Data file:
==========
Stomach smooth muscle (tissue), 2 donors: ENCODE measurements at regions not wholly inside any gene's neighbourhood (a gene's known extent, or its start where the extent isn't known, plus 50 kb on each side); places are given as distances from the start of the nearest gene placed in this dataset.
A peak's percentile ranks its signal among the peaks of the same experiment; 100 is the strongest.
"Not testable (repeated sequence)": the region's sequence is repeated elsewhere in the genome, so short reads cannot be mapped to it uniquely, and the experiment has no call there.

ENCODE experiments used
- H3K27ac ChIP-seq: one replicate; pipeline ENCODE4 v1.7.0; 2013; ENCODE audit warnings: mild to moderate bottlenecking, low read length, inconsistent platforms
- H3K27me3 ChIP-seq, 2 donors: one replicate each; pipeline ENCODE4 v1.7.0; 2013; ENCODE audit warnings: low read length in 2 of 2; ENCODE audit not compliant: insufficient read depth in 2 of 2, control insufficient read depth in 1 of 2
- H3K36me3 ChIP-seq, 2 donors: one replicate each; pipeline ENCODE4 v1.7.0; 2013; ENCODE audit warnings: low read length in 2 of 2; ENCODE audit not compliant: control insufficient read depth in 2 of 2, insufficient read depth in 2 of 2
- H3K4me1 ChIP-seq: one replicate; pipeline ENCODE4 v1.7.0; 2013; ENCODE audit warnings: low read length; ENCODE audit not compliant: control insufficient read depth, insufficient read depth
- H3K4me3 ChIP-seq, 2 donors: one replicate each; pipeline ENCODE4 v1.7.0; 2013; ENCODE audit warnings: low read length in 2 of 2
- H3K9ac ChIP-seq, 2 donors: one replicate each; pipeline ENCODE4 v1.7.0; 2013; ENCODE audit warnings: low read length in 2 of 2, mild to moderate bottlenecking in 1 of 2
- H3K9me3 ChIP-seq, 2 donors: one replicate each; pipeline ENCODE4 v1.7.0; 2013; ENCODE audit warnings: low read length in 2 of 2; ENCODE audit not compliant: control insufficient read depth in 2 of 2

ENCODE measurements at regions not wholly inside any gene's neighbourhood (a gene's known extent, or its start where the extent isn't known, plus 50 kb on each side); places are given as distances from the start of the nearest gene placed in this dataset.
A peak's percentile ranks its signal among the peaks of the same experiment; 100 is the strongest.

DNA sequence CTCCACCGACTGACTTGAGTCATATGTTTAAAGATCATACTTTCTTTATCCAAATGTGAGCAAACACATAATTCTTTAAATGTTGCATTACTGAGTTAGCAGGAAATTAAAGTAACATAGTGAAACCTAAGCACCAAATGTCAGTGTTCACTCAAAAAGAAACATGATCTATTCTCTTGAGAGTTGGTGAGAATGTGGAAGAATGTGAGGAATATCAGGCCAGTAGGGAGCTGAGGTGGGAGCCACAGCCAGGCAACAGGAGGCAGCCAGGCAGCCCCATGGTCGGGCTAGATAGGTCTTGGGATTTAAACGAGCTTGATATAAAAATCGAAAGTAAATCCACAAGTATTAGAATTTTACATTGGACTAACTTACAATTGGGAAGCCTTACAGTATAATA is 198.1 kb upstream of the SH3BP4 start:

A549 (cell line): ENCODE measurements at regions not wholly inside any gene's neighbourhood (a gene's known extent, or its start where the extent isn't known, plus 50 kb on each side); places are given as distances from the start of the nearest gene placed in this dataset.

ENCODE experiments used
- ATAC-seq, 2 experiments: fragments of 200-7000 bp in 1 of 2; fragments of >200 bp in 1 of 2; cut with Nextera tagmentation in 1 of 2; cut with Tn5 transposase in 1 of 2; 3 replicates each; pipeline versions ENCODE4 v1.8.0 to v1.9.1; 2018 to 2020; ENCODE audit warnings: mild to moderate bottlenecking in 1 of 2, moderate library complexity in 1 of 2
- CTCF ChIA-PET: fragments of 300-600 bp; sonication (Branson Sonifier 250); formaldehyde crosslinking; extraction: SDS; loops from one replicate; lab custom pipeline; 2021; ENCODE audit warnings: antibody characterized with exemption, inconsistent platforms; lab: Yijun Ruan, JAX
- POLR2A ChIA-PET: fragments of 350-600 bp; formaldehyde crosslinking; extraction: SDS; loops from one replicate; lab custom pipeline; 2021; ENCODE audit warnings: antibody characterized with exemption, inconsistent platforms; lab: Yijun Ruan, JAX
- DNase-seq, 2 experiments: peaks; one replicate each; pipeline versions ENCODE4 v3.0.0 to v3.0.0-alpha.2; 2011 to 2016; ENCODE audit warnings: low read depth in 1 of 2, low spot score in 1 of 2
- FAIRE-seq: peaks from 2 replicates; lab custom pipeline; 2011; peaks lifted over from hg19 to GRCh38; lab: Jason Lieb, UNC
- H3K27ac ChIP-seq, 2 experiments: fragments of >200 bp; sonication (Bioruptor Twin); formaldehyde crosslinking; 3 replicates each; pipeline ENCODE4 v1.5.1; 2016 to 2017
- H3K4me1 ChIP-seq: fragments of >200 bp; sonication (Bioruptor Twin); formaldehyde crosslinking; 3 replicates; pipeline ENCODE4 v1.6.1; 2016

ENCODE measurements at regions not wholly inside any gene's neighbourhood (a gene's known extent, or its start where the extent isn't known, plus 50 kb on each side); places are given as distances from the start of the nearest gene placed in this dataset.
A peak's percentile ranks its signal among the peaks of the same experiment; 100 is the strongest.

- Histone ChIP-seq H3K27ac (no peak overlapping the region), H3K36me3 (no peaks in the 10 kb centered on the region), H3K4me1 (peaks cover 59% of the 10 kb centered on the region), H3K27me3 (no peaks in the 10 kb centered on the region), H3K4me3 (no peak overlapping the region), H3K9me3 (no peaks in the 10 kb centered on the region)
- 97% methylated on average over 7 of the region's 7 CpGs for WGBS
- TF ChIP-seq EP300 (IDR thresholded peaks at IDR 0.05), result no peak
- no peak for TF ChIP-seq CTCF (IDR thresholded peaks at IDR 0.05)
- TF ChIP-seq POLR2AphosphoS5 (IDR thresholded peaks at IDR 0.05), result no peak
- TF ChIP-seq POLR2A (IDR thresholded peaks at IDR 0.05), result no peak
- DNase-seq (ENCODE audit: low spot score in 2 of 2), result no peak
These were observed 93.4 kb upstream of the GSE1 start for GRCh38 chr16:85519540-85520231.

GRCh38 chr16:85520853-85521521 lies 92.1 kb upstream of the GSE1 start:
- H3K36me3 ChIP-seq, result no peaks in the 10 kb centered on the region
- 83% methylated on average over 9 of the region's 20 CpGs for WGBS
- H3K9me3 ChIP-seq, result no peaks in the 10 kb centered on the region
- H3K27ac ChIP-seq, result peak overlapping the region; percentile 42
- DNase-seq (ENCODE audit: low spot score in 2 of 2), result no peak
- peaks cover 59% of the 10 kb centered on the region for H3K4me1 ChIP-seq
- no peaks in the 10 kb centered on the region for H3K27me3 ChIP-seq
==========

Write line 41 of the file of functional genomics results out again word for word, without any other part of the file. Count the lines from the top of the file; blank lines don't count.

- no peaks in the 10 kb centered on the region for H3K27me3 ChIP-seq